Are your safety meetings a drag for your workers? Are they shifting in their seats as they sit through yet another presentation on slip and fall hazards?
Safety meetings are a key part of a safety awareness program and are one of the best methods to motivate workers to take safety out of the classroom and into the field. But they don’t have to be boring. You need to keep your employees’ attention and make sure they retain what you teach them, because their lives could depend on it.
But, it’s not easy to keep the meetings motivating and interesting to your workers. Here are some tips to keep your workers engaged while also making them more aware of safety in the workplace.
- Have people with management experience organize your safety meetings. Too often, people leading the meetings are certified in safety, but have no experience in management. In other words, safety engineers may get too wonkish for your workers, who can then lose interest. To be most effective, have a manager conduct the meeting with the safety expert, who can answer the technical questions.
- Build an agenda and circulate it before the meeting. Work with a small group. Focus on the specific. Define what success will mean. Create an expectation of value and participation. Anticipation is a powerful emotion.
- Don’t look backward. Don’t make the meeting all about reliving one bad accident that happened in the workplace. Instead, review the accident or close call and what led up to it in the first place, so you can discuss with participants ways to make sure the incident is not repeated in the future.
- Vary your techniques. Individuals learn differently. If you must use Power Point slides, use them sparingly with one idea or image per slide. Videos can be helpful in combination with discussions and games. Involving people helps them retain the message.
- Tell stories and use real life examples. Have a story or an example to illustrate every point. The best safety meeting is just hanging out and talking about a subject and telling stories. Talking about the individuals involved in the story helps personalize it.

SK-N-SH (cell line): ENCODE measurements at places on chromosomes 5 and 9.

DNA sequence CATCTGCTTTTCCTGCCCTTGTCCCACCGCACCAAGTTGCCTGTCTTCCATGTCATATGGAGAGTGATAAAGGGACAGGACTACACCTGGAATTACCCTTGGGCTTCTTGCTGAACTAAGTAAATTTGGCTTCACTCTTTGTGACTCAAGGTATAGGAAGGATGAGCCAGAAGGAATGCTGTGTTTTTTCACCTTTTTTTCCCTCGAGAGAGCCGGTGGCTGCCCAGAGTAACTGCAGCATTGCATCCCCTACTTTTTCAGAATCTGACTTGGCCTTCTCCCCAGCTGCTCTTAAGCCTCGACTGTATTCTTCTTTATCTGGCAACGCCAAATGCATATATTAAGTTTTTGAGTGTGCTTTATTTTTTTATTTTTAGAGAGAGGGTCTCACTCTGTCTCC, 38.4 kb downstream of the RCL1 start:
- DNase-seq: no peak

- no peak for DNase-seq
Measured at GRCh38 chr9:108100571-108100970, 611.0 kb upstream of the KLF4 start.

- Use games and competitions, but be sure they have a purpose to either educate or inspire. Think “Safety Bingo” or “At-Risk Jeopardy.” You can hold competitions between teams of workers to see who knows the most about a certain safety issue that is typical in the workplace. Competition really brings out the best in people and helps them learn.
- Have fun. Fun during safety meetings can help people feel like they are part of a team and create a sense of belonging. It also helps create a shared company culture. Try something unique, like a Shakespeare play that turns on safety.
- Follow up. Reinforce the key points of the meeting by getting back to the participants. Send them articles, bullet lists, and links with resources, as appropriate, a few weeks after giving a safety talk.
The most successful safety meetings are well-planned, with management involvement ― and documented.
Selecting a topic for a safety meeting is not always easy. Sometimes you may be wondering what to feature, especially when you have covered some topics many times. If you are fresh out of ideas, consider your topic by:
- Reviewing new laws and industry standards,
- Reviewing new company policies and procedures,
- Evaluating existing safety hazards in the workplace,
- Considering future industry events that may impact specific work procedures,
- Asking your employees for issues they would like to see discussed at the meeting.
The best time to schedule a safety meeting is the start of the work shift. Before you start a safety meeting (on time), have the participants sign in.
Sample meeting agenda
- State the primary purpose of the meeting.
- Review old business from previous safety meetings.
- Ask for suggestions for future meetings.
- Present material for the current safety meeting, using visual aids, such as video, overhead transparencies, slides or printed handouts to stimulate the employees’ interest.
- Review or give a quiz to participants.
- Present an agenda for the next meeting.
You should do all you can to ensure your workers’ safety, and a key part of that is to train them properly in the safety issues that confront them at work.
Employees have often sat through several safety meetings, so the key to driving home the point effectively is to make them engaging, stimulating ― and above all, memorable.